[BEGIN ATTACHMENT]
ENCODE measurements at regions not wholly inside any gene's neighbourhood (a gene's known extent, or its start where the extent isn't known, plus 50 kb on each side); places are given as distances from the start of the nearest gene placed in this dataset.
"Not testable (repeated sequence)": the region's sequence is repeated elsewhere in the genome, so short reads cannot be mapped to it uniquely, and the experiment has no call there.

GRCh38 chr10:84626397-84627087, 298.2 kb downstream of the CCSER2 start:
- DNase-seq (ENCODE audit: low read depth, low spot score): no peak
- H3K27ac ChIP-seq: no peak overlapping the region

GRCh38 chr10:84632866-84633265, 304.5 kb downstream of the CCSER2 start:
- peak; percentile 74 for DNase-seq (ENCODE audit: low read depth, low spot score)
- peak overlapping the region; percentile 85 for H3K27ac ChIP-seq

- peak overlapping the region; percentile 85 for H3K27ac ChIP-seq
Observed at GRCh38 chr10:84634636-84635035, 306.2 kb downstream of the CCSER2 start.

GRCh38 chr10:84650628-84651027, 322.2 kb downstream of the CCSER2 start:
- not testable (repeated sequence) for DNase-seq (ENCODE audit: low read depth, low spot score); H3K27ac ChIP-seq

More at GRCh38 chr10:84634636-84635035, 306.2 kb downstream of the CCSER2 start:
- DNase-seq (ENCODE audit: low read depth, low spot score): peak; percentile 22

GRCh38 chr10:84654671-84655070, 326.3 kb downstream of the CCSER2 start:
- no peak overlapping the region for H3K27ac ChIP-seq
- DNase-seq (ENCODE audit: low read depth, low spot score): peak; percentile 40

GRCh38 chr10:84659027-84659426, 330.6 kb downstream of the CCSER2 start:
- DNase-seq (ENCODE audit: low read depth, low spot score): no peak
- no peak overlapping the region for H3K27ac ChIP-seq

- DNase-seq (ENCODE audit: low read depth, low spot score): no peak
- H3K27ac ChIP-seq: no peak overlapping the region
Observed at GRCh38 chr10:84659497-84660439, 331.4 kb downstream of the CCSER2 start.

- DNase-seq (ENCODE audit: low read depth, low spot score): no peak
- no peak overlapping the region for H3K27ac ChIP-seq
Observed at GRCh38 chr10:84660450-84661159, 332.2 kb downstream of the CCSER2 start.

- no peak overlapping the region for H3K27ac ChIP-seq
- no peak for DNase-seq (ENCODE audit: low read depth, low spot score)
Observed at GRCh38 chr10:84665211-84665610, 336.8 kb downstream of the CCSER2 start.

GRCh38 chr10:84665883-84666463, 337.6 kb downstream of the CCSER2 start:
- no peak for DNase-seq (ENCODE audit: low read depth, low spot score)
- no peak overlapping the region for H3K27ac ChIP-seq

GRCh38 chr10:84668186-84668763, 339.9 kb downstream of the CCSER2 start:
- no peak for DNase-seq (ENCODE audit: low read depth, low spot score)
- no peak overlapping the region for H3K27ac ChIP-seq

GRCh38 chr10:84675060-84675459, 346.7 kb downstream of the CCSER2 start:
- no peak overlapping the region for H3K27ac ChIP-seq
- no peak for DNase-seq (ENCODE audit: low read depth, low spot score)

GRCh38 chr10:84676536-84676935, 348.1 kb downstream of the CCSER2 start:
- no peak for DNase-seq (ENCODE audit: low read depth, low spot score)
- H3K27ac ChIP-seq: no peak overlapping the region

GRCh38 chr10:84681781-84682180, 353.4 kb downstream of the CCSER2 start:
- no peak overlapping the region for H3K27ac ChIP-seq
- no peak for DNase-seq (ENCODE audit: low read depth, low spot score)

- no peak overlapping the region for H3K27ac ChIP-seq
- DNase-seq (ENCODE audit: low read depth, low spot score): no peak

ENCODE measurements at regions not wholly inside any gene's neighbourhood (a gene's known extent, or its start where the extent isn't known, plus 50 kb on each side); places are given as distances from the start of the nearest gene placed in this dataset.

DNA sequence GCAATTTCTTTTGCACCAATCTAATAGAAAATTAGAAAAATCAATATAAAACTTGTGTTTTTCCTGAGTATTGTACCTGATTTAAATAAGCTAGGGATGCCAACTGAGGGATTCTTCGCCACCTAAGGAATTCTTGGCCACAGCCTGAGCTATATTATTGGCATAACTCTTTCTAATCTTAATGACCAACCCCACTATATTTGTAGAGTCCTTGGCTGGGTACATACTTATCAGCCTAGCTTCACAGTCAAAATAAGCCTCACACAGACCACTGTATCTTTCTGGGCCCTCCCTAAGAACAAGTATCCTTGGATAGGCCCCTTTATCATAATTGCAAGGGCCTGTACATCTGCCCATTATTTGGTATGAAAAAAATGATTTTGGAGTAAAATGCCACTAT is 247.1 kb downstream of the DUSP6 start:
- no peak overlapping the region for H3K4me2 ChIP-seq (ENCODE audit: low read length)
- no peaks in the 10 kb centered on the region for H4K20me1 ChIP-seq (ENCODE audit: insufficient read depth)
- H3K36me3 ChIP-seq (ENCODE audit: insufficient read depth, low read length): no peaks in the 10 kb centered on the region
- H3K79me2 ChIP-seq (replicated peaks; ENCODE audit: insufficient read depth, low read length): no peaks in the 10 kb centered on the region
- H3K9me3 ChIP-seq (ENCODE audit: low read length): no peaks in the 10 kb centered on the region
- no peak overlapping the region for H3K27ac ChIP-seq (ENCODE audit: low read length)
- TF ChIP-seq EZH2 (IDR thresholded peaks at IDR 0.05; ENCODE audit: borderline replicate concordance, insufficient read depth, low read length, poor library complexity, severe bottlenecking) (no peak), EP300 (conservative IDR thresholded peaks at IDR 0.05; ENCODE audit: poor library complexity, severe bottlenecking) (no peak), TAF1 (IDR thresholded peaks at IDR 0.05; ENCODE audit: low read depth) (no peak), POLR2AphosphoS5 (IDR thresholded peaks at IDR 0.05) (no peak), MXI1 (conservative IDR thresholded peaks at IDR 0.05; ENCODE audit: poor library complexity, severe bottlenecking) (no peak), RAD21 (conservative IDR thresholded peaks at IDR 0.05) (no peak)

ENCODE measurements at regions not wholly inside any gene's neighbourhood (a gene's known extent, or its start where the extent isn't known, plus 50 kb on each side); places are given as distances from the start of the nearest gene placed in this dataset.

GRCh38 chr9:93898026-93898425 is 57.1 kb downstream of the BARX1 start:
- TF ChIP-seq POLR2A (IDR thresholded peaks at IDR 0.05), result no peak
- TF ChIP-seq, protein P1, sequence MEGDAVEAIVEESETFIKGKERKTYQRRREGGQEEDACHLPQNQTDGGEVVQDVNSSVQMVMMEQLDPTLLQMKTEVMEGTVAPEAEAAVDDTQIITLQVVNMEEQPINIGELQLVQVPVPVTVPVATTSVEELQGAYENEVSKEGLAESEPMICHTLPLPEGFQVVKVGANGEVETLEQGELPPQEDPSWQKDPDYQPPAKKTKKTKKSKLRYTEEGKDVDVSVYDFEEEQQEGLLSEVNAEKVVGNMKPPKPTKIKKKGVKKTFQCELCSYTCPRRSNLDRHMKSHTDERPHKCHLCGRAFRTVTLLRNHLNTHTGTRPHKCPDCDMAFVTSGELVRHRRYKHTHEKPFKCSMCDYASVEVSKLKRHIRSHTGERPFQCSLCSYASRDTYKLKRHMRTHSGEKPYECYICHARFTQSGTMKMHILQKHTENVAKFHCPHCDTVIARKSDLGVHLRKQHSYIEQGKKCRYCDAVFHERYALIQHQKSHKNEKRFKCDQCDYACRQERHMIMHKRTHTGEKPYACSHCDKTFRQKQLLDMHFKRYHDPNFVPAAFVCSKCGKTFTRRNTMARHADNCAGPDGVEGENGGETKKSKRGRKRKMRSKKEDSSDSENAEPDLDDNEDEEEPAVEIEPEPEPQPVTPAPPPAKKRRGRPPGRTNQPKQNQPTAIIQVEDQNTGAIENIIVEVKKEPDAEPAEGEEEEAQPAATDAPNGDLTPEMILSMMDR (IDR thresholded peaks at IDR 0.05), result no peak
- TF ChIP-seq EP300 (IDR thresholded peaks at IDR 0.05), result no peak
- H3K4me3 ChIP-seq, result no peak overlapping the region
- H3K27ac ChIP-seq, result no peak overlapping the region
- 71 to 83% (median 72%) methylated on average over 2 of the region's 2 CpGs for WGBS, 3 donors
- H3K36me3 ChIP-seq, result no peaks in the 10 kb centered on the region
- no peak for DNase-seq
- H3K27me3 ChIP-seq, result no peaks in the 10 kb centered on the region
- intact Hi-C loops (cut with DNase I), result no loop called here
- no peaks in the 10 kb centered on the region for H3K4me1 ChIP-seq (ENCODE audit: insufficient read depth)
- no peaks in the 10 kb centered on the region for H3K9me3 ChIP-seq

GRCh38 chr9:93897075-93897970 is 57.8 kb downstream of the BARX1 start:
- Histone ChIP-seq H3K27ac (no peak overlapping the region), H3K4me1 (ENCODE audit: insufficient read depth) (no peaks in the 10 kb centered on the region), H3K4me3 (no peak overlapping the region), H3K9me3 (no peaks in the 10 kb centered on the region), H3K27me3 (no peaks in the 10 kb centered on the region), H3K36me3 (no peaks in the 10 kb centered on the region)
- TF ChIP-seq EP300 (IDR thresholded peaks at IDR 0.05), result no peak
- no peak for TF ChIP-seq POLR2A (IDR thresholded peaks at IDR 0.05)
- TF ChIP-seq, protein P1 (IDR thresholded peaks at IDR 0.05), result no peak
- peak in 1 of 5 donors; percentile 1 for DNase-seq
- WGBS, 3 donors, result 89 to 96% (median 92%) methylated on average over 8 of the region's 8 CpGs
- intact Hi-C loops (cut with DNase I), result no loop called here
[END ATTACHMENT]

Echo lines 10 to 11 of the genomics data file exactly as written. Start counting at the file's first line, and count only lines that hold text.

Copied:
Observed at GRCh38 chr10:84634636-84635035, 306.2 kb downstream of the CCSER2 start.

GRCh38 chr10:84650628-84651027, 322.2 kb downstream of the CCSER2 start: